What was I thinking, anyway? I had only been playing drums for two years. How could I possibly get up on that stage, and play with two of the finest drummers in the business? What was I thinking? I sank down into a convenient chair next to the dance floor, and buried my face into my hands. Trembling, I began to slowly swing my head from side to side, moaning softly, and trying to somehow shake off the horrendous feeling of impending doom. I truly think that I was on the way to some sort of adolescent train wreck when a voice came out of the darkness, and the blond man who had been watching stepped out of the shadows. It was Duane.
“Hey there man, what’s going on?” Duane asked as he strolled over, and slid into a chair at my table. Coming from a lanky twenty-year old, Duane’s molasses-smooth baritone voice took me by surprise, but at the same time I took comfort in his reassuring accent.
I began unloading my burden, while he just listened quietly. “Man, I have no business even thinking about playing here tonight.”
“Duane, I think I am going to go home, get sick, and then go to bed; man, I don’t think I’m going to be back tonight to play.” My voice trailed off into the darkness, and when I finally looked up, Duane’s normally gregarious, smiling face became serious, and his eyes seemed to pierce my soul. He leaned forward in his chair, put a firm, fatherly hand on my shoulder, and gently began to speak.
“Listen here young man,” he said, “I’ve heard you play, and you can kick, and man, I love the way your drums sound! You’re just young, that’s all. Come on up here on the stage for a minute.”
Duane and I walked up the three wooden stairs on the side of the old dusty stage. We made our way through the maze of equipment and cords on the stage to the drum riser in the back, and then Duane sat down behind my drum set. With a consenting nod, Duane slowly began to hit my bass drum over and over. Then, one by one, he tested the sound of each drum and cymbal. As the sticks bounced off of each drumhead, he cocked his head to the side, and smiled in approval. Coming from the best musician that Daytona Beach had to offer, I considered Duane’s endorsement high praise. The longer he flailed, the better I felt. Finally Duane gave the bass drum one last thunderous kick. That kick of approval resonated through the entire cavernous Martinique with only Duane and I to hear it. Finally, for the first time that day, I began to smile.
Duane laid my sticks down, and we made our way back to our chairs. Before I had a chance to sit down, Duane started to prime me for my lesson, “Man, I love the way you have that bass drum tuned. Out on the dance floor it’ll feel like a train running through your chest—I mean to tell ya.”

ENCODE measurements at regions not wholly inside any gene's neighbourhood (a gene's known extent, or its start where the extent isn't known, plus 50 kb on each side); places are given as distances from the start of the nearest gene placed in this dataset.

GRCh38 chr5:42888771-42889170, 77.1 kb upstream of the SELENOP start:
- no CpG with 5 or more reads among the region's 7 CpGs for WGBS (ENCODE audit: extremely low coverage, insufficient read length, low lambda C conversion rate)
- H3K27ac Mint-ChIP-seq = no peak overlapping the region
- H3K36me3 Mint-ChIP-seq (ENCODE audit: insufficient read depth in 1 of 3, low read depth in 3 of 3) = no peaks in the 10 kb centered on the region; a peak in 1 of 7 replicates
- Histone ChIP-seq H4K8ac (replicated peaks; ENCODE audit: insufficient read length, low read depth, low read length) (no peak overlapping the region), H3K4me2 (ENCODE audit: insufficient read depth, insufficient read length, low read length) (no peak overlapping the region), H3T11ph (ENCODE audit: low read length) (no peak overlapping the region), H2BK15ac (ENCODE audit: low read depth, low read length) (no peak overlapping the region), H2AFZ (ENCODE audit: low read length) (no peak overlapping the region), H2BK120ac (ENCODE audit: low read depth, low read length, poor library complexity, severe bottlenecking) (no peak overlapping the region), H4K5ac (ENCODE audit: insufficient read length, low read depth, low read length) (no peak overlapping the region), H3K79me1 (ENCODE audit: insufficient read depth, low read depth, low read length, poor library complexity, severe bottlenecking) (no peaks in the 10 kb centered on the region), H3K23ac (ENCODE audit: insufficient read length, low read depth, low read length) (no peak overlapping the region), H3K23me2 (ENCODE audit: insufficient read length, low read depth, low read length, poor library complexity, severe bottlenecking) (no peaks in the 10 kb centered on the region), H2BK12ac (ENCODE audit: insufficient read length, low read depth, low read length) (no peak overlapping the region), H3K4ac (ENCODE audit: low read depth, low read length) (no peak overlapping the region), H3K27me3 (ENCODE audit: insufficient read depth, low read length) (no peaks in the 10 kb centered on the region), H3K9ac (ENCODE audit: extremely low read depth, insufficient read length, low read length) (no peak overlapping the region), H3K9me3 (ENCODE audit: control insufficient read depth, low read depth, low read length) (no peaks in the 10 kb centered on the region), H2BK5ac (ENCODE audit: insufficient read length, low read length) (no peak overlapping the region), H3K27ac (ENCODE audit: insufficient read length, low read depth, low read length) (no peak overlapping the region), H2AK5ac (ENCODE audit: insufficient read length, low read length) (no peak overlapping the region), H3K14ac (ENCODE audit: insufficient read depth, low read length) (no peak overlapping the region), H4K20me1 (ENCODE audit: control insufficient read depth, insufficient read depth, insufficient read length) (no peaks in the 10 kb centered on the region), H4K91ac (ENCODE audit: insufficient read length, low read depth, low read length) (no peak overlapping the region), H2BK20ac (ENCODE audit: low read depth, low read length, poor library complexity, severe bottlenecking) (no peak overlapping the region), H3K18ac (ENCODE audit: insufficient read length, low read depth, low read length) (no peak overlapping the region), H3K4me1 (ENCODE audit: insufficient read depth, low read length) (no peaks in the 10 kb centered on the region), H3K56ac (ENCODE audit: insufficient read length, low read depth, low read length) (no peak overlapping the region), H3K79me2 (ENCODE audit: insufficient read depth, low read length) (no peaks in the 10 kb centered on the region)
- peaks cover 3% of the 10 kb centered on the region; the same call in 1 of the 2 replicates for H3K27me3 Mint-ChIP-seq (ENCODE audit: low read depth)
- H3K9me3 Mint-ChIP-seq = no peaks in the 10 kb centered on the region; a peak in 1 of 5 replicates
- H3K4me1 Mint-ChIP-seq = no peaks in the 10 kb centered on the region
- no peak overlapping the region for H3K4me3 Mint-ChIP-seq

With a tone somewhere between preacher and father, and with eyes that commanded respect, Duane started my heartfelt music lesson. “Look here, man,” Duane started, “I have something to tell you, and I hope you’ll listen to what I have to say. Try and remember this—you know, when you are playing in front of other musicians or anyone else that you are trying to impress; never, and I mean never ever, try and play something that you don’t know for sure that you can absolutely play! This ain’t the time to try something new. Stick to what you know, and play it with as much soul and feeling as you can muster. I’ve heard you play before, and I know that you can cut it. You’ll be fine.”
With that, Duane stood up, and walked over to the bar to latch his guitar case—a second later he vanished out the door, leaving me to contemplate the music lesson that would became a life lesson. I never forgot what Duane Allman said to me that afternoon, or how utterly fantastic it felt to play that night on the same stage with The Allman Joys and B.J. Thomas. That night in February of 1967 still remains one of the greatest musical nights of my life. All of these years I have carried Duane’s advice in my heart like a lucky coin, and I have shared his wisdom with more than a few musicians showing the symptoms of “stage fright.”
Recently my wife and I drove to Macon, Georgia where Duane had moved, shortly after forming The Allman Brothers Band. It was my first trip to Macon since Duane was tragically killed in a motorcycle accident; only four incredibly short years after that night at the Martinique. We met some new friends in Macon who never really knew Duane, but it was obvious that his philosophy and spirit was alive and well among those who love his music today. We drove out to Rose Hill Cemetery early on a bright, clear morning to pay our respects to Duane. As I leaned over Duane’s grave to read the engraving on the stone, I felt his hand, again on my shoulder, and I was warmed by what I read:
love being alive and I will be the best man